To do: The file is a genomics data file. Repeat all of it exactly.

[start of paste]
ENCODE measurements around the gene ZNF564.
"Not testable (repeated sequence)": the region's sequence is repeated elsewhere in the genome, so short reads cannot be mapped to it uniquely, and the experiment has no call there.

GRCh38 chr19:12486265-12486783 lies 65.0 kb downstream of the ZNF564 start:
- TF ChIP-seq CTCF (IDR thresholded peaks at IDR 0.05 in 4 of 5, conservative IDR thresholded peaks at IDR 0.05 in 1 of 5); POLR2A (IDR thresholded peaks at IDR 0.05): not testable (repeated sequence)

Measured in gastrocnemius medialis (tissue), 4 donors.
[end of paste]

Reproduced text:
ENCODE measurements around the gene ZNF564.
"Not testable (repeated sequence)": the region's sequence is repeated elsewhere in the genome, so short reads cannot be mapped to it uniquely, and the experiment has no call there.

GRCh38 chr19:12486265-12486783 lies 65.0 kb downstream of the ZNF564 start:
- TF ChIP-seq CTCF (IDR thresholded peaks at IDR 0.05 in 4 of 5, conservative IDR thresholded peaks at IDR 0.05 in 1 of 5); POLR2A (IDR thresholded peaks at IDR 0.05): not testable (repeated sequence)

Measured in gastrocnemius medialis (tissue), 4 donors.